The feshness of the fennel seed can be seen by the color.  A fresh fennel seed is bright green. As it grows older, the green darkens. When tempering, the flavor becomes spicier. If added straight to the curry, the flavor is milder.

The Curry Spice Trio

All curries contain these spices and are known as the “holy trinity of Indian spices.”

Tumeric (root) – Curcuma longa (Zingiberaceae)

Cumin (seeds) – Belong to the same Family as Caraway seeds (Umbelliferae) 

Cumin is the main ingredient in curries and gives it the bright yellow pigment.  The seeds are ground with a mortar and pestle.  The flavor is most noticeable when tempered in hot oil.

Mustard (seeds) – Cruciferae (Brassicaceae)

Mustard seeds, when tempered, bring out the sweet flavor of the spice.  The seeds do not need to be ground.

Many recipes call for garam (hot)  masala (mixture of spices).  Most Asian stores carry this in powder form, but it can be made fresh to use just before adding to curry.  The following is a recipe for garam masala.


  • 4 tablespoons coriander seeds
  • 1 tablespoon cumin seeds
  • 1 tablespoon black peppercorns
  • 1 1/2 teaspoons cumin seeds
  • 1 1/2 teaspoons dry ginger
  • 3/4 teaspoon cardamom (3 to 4 pods)
  • 3/4 teaspoon cloves
  • 3/4 teaspoon cinnamon (2 sticks x 1″ pieces)
  • 3/4 teaspoon crushed bay leaves

Preparation – tempering the spices

  • Heat a skillet on a high flame until skillet is hot. Lower the heat to medium and gently roast all together. Do not include ginger. Leave cardamom pods whole. Stir occasionally until the ingredients turn darker.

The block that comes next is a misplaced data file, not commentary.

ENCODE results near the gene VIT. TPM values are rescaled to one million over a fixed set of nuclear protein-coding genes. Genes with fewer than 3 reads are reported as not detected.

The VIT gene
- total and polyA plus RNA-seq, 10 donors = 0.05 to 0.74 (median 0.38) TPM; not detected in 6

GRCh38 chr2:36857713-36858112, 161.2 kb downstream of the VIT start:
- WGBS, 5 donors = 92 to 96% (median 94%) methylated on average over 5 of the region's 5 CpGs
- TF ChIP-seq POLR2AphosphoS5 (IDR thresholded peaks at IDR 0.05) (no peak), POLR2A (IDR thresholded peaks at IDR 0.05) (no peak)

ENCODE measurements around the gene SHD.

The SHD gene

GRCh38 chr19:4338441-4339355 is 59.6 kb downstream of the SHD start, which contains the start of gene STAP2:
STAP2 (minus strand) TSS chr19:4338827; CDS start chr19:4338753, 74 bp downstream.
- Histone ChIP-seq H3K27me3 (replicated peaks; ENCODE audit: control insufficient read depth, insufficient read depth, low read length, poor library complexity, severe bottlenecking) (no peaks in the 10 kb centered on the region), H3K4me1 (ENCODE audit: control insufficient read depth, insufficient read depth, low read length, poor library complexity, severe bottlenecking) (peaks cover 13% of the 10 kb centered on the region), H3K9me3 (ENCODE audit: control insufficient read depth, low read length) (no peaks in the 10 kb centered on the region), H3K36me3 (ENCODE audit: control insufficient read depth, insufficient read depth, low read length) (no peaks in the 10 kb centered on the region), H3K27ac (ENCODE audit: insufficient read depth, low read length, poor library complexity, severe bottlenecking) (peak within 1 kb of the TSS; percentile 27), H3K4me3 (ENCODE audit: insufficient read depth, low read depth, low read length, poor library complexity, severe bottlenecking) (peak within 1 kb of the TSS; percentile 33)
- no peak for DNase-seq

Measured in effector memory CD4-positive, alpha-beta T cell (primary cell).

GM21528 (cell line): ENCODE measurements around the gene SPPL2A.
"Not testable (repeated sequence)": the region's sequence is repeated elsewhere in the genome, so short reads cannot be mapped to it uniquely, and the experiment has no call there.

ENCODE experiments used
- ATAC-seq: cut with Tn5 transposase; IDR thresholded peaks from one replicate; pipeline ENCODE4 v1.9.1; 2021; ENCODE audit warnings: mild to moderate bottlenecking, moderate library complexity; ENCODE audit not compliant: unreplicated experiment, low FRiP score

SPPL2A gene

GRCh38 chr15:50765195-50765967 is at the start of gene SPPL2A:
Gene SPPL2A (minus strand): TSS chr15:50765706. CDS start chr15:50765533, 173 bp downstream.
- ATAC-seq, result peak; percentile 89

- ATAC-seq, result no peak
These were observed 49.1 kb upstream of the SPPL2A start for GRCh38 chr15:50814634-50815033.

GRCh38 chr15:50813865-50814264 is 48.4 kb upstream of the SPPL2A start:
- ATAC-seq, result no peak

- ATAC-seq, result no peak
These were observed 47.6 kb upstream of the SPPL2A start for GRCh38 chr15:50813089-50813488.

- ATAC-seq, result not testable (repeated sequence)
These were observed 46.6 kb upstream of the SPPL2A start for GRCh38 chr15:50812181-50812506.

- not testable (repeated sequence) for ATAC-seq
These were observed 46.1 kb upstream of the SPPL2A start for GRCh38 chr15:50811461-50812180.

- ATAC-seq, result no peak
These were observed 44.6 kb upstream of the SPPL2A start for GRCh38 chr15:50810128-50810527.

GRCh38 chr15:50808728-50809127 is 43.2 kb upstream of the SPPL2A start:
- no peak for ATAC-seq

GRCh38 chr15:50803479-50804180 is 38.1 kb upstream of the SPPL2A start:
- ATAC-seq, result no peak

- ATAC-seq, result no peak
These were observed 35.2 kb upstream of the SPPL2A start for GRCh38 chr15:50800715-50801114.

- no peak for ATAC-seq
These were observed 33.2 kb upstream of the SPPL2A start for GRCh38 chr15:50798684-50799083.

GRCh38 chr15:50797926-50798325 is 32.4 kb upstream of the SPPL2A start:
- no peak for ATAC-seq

• Allow the mixture to cool. Remove cardamom seeds from the pod. Return seeds and pods back into the roasted mixture.
  • Grind in a dry coffee grinder until they are a fine powder.

Spice overview of regional areas of India

The different regions use different spices.  Authentic regional types of curry recipes are found on this website and have many recipes. Some areas within each region are totally vegetarian, other areas are seafood and vegetables.  

West India Region 

Spices:  Ajwain seeds (carom seeds), asafoetida (the odor of this spice is repugnant and has earned the name, “devil’s dung), bay leaves, cardamom, cinnamon, chili powder, chilies, cloves, coriander, cumin, fennel seeds, fenugreek, ginger, mustard seeds, paprika, pippali, red chilies, sesame seeds, tamarind, tumeric.

North India Region 

Spices:  Anise seed, bay leaves, black pepper, cardamom, cassia (a bark very similar to cinnamon), chili powder, cinnamon, cloves, coriander, cumin, fennel seeds, garlic, ginger, mace, nutmeg, red chilies, saffron, tumeric.

South India Regions 

Spices:  Saffron, coriander, lemon, curry leaf, ginger, sesame seeds, chili powder, mustard, asafetida (“devil’s dung”), tamarind, fenugreek, tumeric, chili peppers, black pepper, clove, mustard seed, cilantro, garlic, cinnamon, nutmeg, rosewater.

Indian spices vary from regions and areas. The spices flavor the vegetables, meat, and seafood. There are many ways to use the spices that can allow the cuisine to be spicy hot to mildly spicy. Indian curry is an adventure for taste buds if spices are used rather than ready-made curry powder.